Los Angeles’ Laura Taylor excels at taking beguiling photos that quietly demand your attention. Lending her talents to an exciting storytelling project called The Smartest Thing She’s Ever Said, Taylor’s mystique draws you in slowly but surely. You end up a little lost in her world, in the best of ways. Here, we talk to Laura about her approach to photography and end up with a craving for cake.
What’s your name and what’s the story behind the first photo you ever took?
My name is Laura Taylor and the first photo I remember taking was of my beloved cat, Comet, with a disposable camera when I was 11. He was laying in a streak of light on the hardwood floor and I thought it was really pretty.
Something that I find striking about the photos on Art She Said is that you seem to play with perspective in a way that heightens the sense of intrigue in the image. Is this a conscious goal? Am I just reading too much into ‘pretty pictures’?
I definitely put a lot of thought into this project and the approach I wanted to take. The goal was to create a story that developed at a steady pace so I was very conscious of how much information I was including in each frame. I also didn’t want to have any interaction with the two subjects I was shooting. I want the viewers to feel as if they are secretly peering in on these separated lovers on their journey. I think by shooting wider shots, it creates that feeling of spying.
You have a posse called the Wetshirts… tell me the who, what, and why behind it.
The Wetshirts consists of Lou Noble, Sam Humphries, Ian Broyles and myself. As Ian puts it, “The Wetshirts is an inside joke that got out”. Essentially, we are friends and photography enthusiasts living in LA who get together with the common goal of taking pretty photos in the midst of hanging out. One day we just photographed each other being sprayed in the face with a hose in Lou’s front yard. This is how our fake band name, The Wetshirts, was coined. We created a Tumblr to share with each other the photos we get from our shoots.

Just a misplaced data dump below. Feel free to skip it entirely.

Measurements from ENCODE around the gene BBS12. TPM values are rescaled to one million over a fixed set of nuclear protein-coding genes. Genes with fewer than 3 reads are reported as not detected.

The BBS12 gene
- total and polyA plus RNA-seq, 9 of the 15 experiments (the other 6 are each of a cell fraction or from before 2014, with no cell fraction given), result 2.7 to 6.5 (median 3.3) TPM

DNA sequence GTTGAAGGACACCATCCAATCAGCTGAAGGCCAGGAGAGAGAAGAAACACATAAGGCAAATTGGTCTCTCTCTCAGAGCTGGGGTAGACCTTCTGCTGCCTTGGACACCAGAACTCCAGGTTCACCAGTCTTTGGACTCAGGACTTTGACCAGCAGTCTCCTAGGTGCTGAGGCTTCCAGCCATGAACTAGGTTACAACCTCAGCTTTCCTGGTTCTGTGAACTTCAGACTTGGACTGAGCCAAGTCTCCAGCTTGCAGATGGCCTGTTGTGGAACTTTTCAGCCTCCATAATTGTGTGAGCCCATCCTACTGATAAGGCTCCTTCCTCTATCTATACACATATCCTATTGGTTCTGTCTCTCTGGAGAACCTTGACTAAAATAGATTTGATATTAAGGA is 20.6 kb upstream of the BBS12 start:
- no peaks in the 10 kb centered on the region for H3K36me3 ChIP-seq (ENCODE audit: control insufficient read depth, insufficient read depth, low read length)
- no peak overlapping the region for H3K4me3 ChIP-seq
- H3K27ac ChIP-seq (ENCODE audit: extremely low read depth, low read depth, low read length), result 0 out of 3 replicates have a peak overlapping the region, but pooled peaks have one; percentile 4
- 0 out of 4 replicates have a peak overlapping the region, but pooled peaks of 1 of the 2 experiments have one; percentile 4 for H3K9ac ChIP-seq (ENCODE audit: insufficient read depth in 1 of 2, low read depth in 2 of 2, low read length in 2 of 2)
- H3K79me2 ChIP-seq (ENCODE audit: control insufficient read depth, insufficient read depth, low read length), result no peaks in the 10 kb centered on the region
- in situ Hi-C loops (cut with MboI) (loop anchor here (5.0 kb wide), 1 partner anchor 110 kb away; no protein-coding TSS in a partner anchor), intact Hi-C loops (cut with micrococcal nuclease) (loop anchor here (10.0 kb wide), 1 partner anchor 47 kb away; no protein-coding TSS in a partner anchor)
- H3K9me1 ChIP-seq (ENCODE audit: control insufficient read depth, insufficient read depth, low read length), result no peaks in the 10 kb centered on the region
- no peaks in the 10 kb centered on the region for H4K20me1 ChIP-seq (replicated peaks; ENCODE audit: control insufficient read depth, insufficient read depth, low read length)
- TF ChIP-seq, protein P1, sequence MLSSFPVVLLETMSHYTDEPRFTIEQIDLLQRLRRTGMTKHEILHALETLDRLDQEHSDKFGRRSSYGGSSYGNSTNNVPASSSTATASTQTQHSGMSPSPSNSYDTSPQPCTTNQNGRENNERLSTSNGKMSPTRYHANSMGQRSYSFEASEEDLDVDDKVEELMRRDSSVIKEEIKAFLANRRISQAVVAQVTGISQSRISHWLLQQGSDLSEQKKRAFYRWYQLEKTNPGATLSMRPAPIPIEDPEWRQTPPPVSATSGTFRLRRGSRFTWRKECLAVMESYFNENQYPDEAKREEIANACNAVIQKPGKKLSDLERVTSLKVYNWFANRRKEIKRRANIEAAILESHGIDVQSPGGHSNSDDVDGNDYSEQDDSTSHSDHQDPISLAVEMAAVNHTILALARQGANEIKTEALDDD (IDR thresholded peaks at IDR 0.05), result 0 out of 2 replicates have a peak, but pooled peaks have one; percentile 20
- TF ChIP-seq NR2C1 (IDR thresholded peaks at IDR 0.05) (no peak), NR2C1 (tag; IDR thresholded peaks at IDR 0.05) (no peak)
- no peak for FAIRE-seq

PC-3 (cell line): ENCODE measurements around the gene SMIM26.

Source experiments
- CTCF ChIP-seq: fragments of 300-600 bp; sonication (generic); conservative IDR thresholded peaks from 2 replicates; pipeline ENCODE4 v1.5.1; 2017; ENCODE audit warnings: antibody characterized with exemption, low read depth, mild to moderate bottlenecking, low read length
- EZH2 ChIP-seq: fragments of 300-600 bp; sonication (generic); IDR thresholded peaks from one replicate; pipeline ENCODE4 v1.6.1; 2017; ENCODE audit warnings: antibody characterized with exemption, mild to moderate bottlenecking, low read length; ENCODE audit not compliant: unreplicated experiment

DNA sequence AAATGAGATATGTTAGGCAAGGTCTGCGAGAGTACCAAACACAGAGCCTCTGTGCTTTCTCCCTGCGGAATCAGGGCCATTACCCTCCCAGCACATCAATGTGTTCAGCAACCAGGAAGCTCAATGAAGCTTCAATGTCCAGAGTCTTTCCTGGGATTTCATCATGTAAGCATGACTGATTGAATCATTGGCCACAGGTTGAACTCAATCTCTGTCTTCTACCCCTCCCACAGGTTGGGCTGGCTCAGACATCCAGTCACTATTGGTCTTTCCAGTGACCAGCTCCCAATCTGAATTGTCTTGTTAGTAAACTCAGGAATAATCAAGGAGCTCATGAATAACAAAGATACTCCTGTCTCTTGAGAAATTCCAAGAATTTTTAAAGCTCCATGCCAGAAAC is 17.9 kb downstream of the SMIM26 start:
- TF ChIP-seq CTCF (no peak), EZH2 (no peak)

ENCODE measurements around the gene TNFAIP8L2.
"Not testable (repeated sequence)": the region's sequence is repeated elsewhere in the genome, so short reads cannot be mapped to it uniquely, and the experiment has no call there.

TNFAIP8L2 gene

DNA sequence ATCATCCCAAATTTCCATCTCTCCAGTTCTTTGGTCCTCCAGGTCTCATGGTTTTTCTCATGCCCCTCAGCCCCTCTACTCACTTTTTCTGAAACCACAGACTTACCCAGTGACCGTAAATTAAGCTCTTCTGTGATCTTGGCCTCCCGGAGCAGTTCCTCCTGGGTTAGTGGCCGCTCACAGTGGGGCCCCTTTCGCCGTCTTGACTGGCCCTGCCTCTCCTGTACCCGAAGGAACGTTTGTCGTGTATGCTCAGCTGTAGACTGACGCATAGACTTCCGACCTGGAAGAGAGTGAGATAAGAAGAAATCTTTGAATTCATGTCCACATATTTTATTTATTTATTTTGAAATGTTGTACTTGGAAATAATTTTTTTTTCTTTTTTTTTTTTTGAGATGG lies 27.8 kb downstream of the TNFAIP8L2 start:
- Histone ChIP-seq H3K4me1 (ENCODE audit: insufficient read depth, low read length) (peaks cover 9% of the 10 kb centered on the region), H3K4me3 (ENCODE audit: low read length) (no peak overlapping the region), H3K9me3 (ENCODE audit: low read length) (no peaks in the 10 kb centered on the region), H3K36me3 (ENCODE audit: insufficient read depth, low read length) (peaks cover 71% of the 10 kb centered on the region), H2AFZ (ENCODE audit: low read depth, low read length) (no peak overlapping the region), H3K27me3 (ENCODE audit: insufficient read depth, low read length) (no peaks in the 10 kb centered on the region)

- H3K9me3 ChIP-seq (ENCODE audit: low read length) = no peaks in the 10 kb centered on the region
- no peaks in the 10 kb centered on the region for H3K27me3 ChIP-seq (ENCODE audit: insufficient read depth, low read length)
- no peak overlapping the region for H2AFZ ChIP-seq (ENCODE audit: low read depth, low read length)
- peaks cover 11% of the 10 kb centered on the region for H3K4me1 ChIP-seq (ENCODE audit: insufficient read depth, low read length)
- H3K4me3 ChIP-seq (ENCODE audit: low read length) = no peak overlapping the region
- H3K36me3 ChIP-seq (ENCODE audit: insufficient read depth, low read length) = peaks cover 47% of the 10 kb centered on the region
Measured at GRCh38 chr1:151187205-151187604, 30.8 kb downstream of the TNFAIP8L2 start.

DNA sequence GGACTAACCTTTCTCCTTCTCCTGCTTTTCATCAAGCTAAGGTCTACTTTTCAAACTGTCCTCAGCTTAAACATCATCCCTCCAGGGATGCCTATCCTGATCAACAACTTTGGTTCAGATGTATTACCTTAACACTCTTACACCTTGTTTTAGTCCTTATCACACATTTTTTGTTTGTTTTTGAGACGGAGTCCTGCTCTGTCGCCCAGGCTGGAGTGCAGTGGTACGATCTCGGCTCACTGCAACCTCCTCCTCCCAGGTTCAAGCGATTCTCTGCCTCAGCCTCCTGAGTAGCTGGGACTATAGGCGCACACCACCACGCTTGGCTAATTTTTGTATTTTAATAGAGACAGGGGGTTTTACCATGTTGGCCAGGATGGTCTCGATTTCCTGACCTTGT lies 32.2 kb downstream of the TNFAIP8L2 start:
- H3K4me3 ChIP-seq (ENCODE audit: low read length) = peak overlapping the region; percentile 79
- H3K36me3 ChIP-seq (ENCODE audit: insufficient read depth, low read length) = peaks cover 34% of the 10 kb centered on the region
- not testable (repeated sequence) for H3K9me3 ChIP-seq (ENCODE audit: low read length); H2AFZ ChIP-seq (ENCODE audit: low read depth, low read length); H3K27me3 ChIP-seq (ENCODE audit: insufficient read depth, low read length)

What motivates you to take pictures? And, what demotivates you? When you’re not in the mood, what does it take to get back into the swing of things?
When I’m taking photos, my brain kind of goes quiet and I stop overthinking things. I have one little square, and that little square is my whole world for that moment. I can make that world be as magical and calm as I’d like. I don’t get that sense of peace from anything else – it’s intoxicating. Like a lot of folks, I’m my own worst critic. I’m blissful taking the photos but not always satisfied with the results. There are an overwhelming amount of talented photographers sharing their work on the internet right now. It’s very easy to feel like your voice is small and ordinary. But the feeling that photography gives me keeps me coming back for more. Taking photos is like eating cake for me… why would I ever want to stop eating cake? It’s delicious.